Green's defender is covering Curry. Curry's defender is covering Curry. So Green is open. He cuts to the hoop, gets a nice pass from Barnes, gets a goaltended layup.

Today's Play, Part 1: Recycled Double Screen

Okay, my point, and I do have one, is that tonight's play begins with a Recycled Double Screen.  Here is just the first part of the play. View it and answer the quiz: who sets the double screen, who is the first curler and who is the second curler?

Answer: The screens are set by Ezeli and Draymond. Curry is the first curler. Klay Thompson is the second curler.

Now rewatch it, but see who covers Curry.  (I'll wait.)

It starts with Kurt HInrich, but on the first double screen, he and Jimmy Butler switch so JB is covering Curry (note lots of good pointing between them).  Klay recycles the double screen, but he is well covered.  So as we leave our heroes, Klay has the ball, but is covered.  The crack in the Bulls defense is that Kurt Hinrich is now covering the bigger Draymond.

Today's Play, Part 2. Exploiting the Post Mismatch

Here is the short second part of the play. Klay feeds Draymond in the post with the smaller Hinrich on him and Ezeli #31 lurking on the other side of the lane, "guarded" by Pau Gasol.  The Warriors have three fine shooters up high, so no help can come. Hinrich doesn't establish a defensive post position, so Draymond actually gets a driving lane. Who on the Bulls can stop this drive?  Roll tape.

Pau Gasol, feeling pangs of conscience, or perhaps reluctantly driven by European social convention, leaves Ezeli and meanders towards Draymond to cut off the drive. But he doesn't get close enough to Draymond to bother a pass, nor stay close enough to Ezeli to stop a lob. No ambiguous European art movie ending here, it's a good old fashioned American action movie ending with a big dunk explosion and applause.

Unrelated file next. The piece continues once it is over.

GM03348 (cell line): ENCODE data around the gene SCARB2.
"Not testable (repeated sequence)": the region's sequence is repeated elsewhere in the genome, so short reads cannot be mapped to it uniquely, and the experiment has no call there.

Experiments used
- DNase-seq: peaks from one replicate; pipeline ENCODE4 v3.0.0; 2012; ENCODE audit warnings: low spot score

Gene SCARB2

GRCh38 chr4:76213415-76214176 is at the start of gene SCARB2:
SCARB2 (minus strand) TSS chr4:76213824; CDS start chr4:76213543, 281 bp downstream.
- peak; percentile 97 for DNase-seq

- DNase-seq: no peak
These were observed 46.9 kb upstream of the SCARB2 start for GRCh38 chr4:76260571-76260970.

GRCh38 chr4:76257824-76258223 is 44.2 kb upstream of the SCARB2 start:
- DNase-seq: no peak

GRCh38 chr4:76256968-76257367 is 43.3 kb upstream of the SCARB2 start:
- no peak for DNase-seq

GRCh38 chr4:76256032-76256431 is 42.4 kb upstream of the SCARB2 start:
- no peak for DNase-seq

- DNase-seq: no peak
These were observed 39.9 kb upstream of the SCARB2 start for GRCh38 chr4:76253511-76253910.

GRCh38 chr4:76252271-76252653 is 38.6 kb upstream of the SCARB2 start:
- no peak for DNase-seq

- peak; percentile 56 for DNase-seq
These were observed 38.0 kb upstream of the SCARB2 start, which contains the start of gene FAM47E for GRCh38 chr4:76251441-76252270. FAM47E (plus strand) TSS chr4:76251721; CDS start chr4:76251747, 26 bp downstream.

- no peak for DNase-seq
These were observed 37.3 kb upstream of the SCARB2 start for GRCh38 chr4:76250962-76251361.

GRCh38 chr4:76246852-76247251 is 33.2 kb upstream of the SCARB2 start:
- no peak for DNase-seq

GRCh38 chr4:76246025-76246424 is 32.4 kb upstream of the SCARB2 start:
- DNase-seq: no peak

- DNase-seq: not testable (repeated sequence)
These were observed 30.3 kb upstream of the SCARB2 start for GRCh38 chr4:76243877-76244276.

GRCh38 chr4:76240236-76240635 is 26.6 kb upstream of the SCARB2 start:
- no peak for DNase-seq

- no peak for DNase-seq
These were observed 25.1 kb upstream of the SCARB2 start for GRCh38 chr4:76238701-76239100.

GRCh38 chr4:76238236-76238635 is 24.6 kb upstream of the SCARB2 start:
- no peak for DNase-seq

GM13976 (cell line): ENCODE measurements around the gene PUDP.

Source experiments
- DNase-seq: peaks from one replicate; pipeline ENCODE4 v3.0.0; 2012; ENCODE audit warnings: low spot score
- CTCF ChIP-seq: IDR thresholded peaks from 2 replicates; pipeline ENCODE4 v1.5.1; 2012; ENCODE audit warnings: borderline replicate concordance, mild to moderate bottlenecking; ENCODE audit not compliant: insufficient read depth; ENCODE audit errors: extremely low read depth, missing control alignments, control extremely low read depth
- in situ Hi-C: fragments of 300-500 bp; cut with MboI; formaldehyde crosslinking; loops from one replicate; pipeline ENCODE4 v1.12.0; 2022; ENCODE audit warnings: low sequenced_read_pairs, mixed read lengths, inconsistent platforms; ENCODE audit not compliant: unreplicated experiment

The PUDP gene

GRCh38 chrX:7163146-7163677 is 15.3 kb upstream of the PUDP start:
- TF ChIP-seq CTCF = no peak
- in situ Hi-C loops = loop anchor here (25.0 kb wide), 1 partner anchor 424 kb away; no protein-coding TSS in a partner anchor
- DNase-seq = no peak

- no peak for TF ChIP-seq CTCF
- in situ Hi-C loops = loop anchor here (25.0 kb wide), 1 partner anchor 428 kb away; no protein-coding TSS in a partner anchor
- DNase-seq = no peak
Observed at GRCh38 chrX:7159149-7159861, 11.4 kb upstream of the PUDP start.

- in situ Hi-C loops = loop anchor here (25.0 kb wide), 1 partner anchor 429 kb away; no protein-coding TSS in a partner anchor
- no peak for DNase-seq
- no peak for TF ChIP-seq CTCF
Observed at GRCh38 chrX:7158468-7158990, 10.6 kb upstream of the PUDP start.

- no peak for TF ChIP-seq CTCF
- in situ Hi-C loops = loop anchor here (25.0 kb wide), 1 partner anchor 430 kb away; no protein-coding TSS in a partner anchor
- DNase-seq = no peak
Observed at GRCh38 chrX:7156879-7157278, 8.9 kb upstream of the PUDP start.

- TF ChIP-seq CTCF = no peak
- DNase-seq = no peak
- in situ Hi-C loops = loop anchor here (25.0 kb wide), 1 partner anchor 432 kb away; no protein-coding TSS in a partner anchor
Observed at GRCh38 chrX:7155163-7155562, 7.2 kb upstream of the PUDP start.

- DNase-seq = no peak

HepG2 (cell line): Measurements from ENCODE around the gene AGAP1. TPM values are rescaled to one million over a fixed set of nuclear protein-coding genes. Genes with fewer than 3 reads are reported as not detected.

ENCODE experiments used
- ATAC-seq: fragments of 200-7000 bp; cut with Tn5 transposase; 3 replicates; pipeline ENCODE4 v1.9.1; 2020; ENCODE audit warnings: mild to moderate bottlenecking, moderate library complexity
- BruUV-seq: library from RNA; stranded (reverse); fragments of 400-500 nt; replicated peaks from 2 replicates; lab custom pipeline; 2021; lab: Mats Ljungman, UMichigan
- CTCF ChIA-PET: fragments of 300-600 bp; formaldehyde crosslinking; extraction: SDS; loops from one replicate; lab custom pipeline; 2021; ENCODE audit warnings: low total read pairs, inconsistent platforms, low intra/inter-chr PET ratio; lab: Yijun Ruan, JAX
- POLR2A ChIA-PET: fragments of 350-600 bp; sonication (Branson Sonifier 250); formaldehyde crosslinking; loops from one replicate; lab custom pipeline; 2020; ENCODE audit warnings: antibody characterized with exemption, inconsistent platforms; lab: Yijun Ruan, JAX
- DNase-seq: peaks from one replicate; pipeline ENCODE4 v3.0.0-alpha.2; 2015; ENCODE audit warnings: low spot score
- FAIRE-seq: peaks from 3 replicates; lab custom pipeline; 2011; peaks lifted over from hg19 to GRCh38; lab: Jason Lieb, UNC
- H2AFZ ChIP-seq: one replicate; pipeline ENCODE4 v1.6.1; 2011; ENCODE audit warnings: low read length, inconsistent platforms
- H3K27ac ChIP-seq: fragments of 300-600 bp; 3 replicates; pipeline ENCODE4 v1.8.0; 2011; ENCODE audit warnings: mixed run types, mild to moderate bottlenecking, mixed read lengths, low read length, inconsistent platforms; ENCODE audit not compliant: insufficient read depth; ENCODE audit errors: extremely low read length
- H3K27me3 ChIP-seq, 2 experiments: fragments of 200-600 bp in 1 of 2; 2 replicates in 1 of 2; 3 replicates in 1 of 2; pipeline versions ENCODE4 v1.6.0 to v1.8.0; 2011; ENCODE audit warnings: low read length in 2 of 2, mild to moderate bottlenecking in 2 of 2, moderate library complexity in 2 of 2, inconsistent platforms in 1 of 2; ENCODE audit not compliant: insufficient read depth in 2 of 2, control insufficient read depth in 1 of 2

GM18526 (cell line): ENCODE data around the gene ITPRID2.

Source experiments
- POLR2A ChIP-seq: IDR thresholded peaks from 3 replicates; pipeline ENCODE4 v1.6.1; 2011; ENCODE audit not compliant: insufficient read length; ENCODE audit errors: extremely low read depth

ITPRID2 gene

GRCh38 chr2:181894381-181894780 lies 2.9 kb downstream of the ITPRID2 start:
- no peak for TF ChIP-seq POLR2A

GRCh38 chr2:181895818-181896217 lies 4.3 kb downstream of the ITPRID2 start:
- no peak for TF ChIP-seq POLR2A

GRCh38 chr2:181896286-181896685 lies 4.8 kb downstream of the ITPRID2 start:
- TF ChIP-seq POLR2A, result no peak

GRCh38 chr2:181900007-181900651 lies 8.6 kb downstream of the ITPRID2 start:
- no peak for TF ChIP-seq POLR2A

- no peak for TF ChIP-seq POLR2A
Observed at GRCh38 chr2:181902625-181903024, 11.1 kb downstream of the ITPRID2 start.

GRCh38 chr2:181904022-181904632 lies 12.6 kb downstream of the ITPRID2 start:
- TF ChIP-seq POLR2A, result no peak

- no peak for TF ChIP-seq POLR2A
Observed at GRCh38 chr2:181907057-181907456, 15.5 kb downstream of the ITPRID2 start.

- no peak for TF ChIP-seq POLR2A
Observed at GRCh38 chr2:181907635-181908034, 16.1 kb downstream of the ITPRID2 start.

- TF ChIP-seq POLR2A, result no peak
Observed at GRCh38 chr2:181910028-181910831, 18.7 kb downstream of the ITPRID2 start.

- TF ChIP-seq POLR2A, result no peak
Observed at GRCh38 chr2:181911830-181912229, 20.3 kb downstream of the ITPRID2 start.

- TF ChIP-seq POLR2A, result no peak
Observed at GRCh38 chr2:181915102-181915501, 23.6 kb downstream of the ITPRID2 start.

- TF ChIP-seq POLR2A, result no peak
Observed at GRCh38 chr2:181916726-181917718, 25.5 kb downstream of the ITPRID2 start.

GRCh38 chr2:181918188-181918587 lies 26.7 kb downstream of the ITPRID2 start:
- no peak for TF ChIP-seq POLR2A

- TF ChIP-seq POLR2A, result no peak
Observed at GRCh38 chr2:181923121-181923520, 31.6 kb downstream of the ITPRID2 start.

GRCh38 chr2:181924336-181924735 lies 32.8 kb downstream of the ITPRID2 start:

Final Thoughts

As more teams switch screens (in general, but also specifically against the Warriors), the Warriors have worked this year on improving Draymond Green's post game to take advantage of switches.  It's working. It feels to me that Draymond is slowly taking over Bogut's central role as post playmaker, and to Bogut's credit, he doesn't seem to be sabotaging the transition.

Without Draymond's improvement in the post and Ezeli's improvement in catching and finishing lobs, this play would have been just another thwarted play. Now the Warriors have gone to the Next Level on this play.


Sweet Baby Odin, I just discovered I can get these animations of the play from  See how #30 then #11 use the double screen? And how #11 feeds #23 in the post and #16 leaves #31, opening up for the alley oop?

(Note: The position of the Warriors blue dots are correct, but there is a bug where defenders Hinrich #12 and Tony Snell #20 are merged and tracked as one dot. Still, it looks cool.)

The Explain One Play Series So Far